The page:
America’s Next Big Holiday?

Written by Adam English
Posted April 22, 2019 at 8:00PM

Perhaps I’m officially “of a certain age” where I can’t help but scoff at this, but corporate America just went bonkers with their marketing budgets.

Gearing up going into Friday there was a barrage of marijuana- and CBD-related advertising, and this is probably just the start.

At the center of this is the long-established but under-the-radar “4/20”, which has been an unofficial day for marijuana smokers for decades.

What was once not-so-subtle backpack patches and amateur artwork in Trapper Keeper binders and on blackboards just raked in millions upon millions in advertising spending.

Not only does this show that corporate America is transitioning from cheeky tweets to full-blown marketing campaigns, it also shows where marijuana and CBD will be breaking into the broader consumer market.

Obviously, a lot of the action was related to food since that has become a preferred method for medical and recreational marijuana use, along with CBD.

There were a handful of marketing campaigns for products that probably won’t be long for this world. Think Four Loko’s hemp-flavored 12% alcohol drink. It doesn’t contain hemp, CBD, or THC at all. But who knows? Certainly they had a focus group.

Then there are the more illuminating tests that companies were doing.

Carl’s Jr. pushed a national campaign for what was actually a one-store-only offer. Customers could buy a CBD-infused burger.

To be honest, I have my doubts about CBD holding up on the molecular level on an insanely hot quick-cook griddle, but adding CBD to a finished food product in any restaurant location is the start of very valuable marketing data.

Also, if it gains traction, it is a good “value added” source of easy revenue.

Then there is the potential for business-to-business deals that can expand sales. Ben & Jerry’s sent out free pints of its Half Baked ice cream today for customers in California who got a delivery from Caliva, which offers marijuana and CBD products.

This is a particularly important space to watch, as we already heard from Whole Foods Market CEO John Mackey that the company is very interested in selling more hemp products while expanding into CBD, if federal law becomes more accommodating.

We can expect that to be a perfect testing platform and market entrance for Amazon as well, considering Amazon owns Whole Foods Market in its entirety.

We could keep going with the food list with a wide range of products including CBD-infused popcorn, candies, coffees, and honeys. Then there are the free or discounted food offers if you show up on a certain day. However, those are all just standard product pushing campaigns on par with game day pizza deals.

The pushes into adding CBD to lower-end fast food as a “value added” revenue source, the collaboration for boosting combined sales, and the push into delivery are what to watch for promising sales trends.

Also of interest are some new targets that have seen massive expansions for advertising campaigns.

First up are baby boomers. It isn’t terribly surprising that this is a target for some products. Think CBD products ranging from drops or pills to creams and oils. Also consider how expensive it can be to advertise to the demographic.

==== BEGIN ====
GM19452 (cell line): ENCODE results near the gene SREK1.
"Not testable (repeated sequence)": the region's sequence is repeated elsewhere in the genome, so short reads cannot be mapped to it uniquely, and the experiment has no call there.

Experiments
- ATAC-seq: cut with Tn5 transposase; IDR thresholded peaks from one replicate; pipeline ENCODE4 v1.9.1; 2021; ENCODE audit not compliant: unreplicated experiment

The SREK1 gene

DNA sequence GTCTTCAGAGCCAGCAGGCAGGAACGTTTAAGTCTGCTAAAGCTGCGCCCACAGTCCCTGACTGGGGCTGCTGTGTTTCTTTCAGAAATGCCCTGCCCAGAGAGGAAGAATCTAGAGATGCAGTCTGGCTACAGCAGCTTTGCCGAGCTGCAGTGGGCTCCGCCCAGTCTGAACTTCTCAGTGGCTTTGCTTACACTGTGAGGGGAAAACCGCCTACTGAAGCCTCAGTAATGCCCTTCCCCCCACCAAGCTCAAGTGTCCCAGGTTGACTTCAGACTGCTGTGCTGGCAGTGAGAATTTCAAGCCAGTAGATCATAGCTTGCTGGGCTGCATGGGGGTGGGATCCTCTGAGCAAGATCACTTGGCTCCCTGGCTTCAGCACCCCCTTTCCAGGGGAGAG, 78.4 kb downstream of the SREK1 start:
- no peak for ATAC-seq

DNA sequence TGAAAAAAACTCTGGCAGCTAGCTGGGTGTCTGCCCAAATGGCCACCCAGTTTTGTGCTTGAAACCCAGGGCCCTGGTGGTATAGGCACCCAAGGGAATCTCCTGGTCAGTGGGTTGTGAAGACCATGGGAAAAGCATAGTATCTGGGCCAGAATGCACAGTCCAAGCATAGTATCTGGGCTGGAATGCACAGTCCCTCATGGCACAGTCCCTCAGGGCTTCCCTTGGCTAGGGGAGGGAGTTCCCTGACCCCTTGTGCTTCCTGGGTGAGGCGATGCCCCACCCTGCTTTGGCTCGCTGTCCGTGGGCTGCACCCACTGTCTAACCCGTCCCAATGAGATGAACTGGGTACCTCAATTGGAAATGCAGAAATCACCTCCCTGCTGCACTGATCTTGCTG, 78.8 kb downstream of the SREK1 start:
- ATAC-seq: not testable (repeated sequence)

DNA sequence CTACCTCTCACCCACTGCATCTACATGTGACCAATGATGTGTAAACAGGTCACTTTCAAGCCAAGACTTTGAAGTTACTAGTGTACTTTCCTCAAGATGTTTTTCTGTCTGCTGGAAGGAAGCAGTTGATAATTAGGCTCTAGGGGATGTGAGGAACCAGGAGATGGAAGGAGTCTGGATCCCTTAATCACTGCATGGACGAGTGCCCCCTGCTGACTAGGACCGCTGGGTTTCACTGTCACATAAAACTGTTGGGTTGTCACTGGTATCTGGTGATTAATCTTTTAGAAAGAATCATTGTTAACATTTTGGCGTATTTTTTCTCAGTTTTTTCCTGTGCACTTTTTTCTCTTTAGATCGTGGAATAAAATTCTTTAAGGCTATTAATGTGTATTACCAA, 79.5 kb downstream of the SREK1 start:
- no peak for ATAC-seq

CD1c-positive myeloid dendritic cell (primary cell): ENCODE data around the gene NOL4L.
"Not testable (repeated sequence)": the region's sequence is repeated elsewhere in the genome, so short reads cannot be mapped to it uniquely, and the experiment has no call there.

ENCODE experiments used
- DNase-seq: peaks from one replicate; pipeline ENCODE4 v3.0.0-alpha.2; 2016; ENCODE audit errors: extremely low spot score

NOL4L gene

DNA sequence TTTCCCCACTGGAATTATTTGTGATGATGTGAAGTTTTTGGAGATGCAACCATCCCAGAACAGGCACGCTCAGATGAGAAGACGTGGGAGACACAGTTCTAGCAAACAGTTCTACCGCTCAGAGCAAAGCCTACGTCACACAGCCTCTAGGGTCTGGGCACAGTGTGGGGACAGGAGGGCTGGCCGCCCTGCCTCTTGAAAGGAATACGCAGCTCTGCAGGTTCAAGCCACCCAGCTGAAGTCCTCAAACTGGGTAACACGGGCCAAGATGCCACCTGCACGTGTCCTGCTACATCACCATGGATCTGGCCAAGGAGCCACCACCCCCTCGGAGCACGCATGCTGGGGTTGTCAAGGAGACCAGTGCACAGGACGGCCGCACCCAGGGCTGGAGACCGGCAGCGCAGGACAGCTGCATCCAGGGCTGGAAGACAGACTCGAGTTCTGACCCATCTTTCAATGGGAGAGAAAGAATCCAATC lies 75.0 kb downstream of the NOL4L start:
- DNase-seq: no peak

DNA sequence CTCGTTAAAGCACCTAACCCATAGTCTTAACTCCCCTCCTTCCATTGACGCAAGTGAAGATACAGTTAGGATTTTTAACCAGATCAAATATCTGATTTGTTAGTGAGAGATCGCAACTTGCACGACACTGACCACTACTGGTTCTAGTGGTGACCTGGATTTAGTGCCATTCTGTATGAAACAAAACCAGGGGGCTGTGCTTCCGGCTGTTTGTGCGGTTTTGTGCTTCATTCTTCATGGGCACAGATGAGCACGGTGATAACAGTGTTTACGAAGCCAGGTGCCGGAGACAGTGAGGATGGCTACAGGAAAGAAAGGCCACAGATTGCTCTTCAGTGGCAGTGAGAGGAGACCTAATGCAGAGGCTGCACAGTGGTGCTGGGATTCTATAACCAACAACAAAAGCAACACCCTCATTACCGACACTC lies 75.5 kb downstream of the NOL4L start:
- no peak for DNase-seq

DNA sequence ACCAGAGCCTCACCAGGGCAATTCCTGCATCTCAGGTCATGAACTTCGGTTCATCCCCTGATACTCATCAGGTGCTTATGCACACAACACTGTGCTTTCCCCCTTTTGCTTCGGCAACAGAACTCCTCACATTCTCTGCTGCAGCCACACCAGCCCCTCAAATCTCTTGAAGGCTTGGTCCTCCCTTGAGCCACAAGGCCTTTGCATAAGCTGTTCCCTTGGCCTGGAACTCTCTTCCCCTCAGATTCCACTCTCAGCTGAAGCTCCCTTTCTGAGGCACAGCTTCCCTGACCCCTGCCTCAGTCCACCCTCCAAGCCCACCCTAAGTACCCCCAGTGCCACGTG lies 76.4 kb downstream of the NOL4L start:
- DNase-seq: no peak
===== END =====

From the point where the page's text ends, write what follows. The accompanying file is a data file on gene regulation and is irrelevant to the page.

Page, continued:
According to Adloop, CBD advertisers on its online platform spent just $50,000 last year. That’s up to around $1 million already, marking a 1,900% year-over-year jump.

Moms are also a big target, with a 150% jump year over year from the start of the year until mid-April. Adloop’s data shows the top products are health products to treat conditions like anxiety, nausea, migraines, and insomnia.

We should also look at pet owners, on whom CBD advertisers spent 125% more over a comparable time period last year. This is going to expand far further with the announcement that Canopy Growth is teaming up with Martha Stewart with an initial focus on pet CBD products.

There is a very good reason these brands are testing these markets and pushing large amounts of marketing dollars in this direction.

Marijuana product retail sales in the U.S. grew threefold in 2018 compared to 2017. They should hit $20 billion by 2020.

Hemp-based CBD is expected to match or exceed that total by 2020.

This is serious money and corporate America — at least a smart segment of it — turned a page from bad puns on Twitter to establishing a far more serious presence in the marijuana and hemp product sectors.

This will continue, and it will only be a matter of a few short years before the sector is practically unrecognizable.

With 4/20 as the most recognizable and marketable day associated with marijuana and hemp, we can expect each year to become bigger than the last.

We may not see any Hallmark cards but, for marketers and advertisers, this will be the next big U.S. holiday.

Take care,

adam english sig

Adam English

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Adam's editorial talents and analysis drew the attention of senior editors at Outsider Club, which he joined in mid-2012. While he has acquired years of hands-on experience in the editorial room by working side by side with ex-brokers, options floor traders, and financial advisors, he is acutely aware of the challenges faced by retail investors after starting at the ground floor in the financial publishing field. For more on Adam, check out his editor's page

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